When told of Huckabee’s association with Common Core, Wade called it unfortunate. “I’m glad I’m retired,” she said. “I don’t agree with them.”

Speaking Saturday at the conservative summit, Huckabee assured the more than 1,000 Iowa conservatives there he no longer has affection for the approach. “It has morphed into a ‘Franken-standard’ that nobody, including me, can support,” he said.

However, beyond backing away from his troublesome past positions, Huckabee’s pitch remains under development. For the moment, it is a folksy mix of religious and historical tales with a scattering of populist overtures. The people who heard it Sunday clapped in appreciation, but they did not roar their approval.

Huckabee’s main message: He understands the working-class voters who feel disconnected from coastal elites. He framed the divide as “Bubba-ville” vs. “Bubble-ville.” He also made sure to describe his well-paid tenure at Fox News, which is based in New York, as time spent with a conservative “family.”

“No, I don’t live in New York,” Huckabee said. “I [would] go up there two or three days a week and I’d work there, but I don’t live there and I don’t want to live there. . . . I’d go to New York every week and back to the heartland of America.”

He went on to rail against “New York, Washington and Hollywood” for coarsening “the culture that is normal to us.” But he pointedly did not bring up a policy agenda, nor much about national politics. In short, it was more a book sale than an ideological argument.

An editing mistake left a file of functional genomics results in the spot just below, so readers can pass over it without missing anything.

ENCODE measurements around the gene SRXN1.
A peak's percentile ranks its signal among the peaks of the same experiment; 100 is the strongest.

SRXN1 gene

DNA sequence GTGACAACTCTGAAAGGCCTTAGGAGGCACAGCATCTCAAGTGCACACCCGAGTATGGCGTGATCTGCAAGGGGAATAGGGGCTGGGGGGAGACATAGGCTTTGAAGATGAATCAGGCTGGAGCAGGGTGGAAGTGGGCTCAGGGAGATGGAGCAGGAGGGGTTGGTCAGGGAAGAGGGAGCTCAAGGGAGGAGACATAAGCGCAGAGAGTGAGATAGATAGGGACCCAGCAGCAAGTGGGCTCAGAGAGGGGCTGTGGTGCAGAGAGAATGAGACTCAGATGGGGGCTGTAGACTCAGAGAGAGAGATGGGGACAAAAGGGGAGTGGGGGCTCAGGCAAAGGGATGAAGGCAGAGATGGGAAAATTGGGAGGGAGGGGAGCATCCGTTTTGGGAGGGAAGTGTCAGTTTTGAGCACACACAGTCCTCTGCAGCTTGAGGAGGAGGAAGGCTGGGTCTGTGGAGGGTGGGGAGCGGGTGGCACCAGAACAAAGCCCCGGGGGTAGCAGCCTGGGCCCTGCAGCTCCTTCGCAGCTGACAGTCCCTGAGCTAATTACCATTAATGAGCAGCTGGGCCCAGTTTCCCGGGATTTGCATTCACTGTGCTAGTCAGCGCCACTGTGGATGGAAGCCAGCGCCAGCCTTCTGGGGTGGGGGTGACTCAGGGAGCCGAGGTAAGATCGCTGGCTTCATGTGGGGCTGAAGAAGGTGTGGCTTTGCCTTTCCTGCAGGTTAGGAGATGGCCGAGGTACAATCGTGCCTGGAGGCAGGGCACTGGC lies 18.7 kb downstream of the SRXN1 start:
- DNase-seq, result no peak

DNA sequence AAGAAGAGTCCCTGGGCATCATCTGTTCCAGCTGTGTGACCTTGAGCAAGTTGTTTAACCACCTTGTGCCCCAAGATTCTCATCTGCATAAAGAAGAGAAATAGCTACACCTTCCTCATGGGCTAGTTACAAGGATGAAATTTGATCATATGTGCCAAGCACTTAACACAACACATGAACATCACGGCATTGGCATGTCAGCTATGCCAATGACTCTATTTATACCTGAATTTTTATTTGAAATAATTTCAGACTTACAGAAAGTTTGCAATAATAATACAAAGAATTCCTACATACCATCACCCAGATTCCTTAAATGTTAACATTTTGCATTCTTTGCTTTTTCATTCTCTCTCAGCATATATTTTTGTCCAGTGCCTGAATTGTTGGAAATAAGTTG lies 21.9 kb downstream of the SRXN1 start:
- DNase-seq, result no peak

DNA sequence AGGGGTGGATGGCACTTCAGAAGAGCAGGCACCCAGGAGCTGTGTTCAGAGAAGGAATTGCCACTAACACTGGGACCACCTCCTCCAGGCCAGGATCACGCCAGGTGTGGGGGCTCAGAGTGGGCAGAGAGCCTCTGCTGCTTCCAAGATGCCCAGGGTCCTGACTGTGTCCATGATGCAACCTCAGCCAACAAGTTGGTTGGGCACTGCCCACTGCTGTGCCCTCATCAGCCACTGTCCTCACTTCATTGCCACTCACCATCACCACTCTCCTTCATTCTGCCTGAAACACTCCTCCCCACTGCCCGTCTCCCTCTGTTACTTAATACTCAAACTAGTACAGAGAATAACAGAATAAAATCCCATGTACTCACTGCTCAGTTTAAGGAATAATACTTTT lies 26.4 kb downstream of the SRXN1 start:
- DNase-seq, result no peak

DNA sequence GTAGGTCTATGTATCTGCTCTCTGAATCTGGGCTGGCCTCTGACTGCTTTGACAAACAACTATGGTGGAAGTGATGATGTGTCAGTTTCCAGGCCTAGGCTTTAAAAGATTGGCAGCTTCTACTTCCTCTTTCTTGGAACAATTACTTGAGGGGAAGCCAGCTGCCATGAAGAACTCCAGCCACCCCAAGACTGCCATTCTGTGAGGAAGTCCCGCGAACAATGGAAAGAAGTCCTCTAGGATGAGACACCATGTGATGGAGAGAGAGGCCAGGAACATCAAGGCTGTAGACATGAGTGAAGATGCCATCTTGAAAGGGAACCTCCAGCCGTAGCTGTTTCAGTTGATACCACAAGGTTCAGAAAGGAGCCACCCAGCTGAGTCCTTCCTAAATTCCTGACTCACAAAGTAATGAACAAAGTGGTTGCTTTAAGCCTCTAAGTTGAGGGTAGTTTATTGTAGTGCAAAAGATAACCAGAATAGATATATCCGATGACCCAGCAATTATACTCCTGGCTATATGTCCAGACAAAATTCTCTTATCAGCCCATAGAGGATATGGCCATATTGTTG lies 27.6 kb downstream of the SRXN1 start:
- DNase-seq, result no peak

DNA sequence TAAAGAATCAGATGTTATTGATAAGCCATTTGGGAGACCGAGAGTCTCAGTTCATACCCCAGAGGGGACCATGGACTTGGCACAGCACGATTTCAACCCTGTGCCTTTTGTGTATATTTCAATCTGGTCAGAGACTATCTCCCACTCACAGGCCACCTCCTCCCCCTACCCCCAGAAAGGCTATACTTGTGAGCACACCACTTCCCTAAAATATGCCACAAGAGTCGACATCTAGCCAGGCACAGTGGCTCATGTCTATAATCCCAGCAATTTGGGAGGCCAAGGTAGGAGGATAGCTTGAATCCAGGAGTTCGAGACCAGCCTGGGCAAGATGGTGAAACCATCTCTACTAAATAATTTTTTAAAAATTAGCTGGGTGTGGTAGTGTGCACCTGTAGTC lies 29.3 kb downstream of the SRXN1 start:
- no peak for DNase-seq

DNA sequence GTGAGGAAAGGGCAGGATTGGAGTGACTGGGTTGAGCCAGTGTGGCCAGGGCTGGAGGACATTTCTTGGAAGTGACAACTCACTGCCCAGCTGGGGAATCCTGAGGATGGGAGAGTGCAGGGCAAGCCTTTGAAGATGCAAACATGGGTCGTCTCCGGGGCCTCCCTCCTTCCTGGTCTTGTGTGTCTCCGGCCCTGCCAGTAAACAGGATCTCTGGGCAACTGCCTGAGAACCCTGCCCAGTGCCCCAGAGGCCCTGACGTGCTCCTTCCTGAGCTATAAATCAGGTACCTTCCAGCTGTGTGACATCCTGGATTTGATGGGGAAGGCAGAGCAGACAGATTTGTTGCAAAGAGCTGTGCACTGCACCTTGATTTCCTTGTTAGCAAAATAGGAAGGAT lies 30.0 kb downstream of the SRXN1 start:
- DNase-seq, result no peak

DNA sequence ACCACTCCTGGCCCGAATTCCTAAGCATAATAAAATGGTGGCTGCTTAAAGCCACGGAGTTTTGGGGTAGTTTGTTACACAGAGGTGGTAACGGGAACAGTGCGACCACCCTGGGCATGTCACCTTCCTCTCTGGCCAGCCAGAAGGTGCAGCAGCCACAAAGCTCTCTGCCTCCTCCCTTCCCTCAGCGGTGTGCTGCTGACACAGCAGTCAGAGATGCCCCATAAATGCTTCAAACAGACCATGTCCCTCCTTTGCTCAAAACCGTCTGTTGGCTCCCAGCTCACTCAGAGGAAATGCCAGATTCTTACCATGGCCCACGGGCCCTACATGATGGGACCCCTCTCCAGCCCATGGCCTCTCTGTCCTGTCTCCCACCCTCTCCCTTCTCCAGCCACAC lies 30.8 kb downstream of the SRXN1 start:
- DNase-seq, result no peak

Huckabee’s charms as a retail politician were on display. In spite of the entourage that followed him, he repeatedly bent down to shake the hands of children and whisper syrupy asides to the excited women and men who stepped forward.

“Hello, darling, how are you?”

“You’re from Louisiana? I absolutely love crawfish and sausage, don’t you?”

“Let me tell you about that river. It’s one of the best secrets, a wonderful spot to fish.”

Throughout the event, two clipboard-toting Huckabee supporters quietly asked people for their e-mail addresses and phone numbers, promising updates about, as one put it, “what we hope is going to happen.”

Huckabee’s political advisers are working to expand his national financial network, fully aware that a lack of funds prevented his 2008 campaign from competing deep into primary season. They anticipate the need to raise about $50 million by the time of the Iowa caucuses in early 2016, with the money divided between the campaign’s budget and a super PAC.

Instead of catching the party by surprise, as he did in 2008, he would be one of several former candidates seeking a revival.

“That’s the question we’re going to find out,” said Chip Saltsman, Huckabee’s political consultant. He is confident that Huckabee can find a path ahead. “Typically we nominate someone in our party” who has run before, he said.

Huckabee’s moves come after two center-right heavyweights, former Florida governor Jeb Bush and 2012 nominee Mitt Romney, have signaled their interest in running in 2016. That has forced conservative candidates to map out strategies on how best to match them on money and infrastructure.

In the meantime, Huckabee continues to tour the country in his sparkling bus, which is outfitted with flat-screen TVs (tuned to C-SPAN), plush leather chairs and, on Sunday, fragrant bags of Famous Dave’s barbecue.

“It used to be just Eric Woolson and I driving around,” Huckabee recalled, referring to the political aide who guided his past Iowa campaign.

“Back when he ran in 2007-2008, the biggest question was, who is Mike Huckabee?” Amann said an hour earlier, reacquainting his flock to Huckabee. “That’s all changed. He needs no introduction.”

The high profile gives Huckabee a solid start, but in a field that expands by the day, it is only that and hardly a guarantee of success.

Huckabee doesn’t seem to mind. “Oh, it was fun,” he said of his first campaign, before heading off to the next stop. With another wink, he said, “Still is.”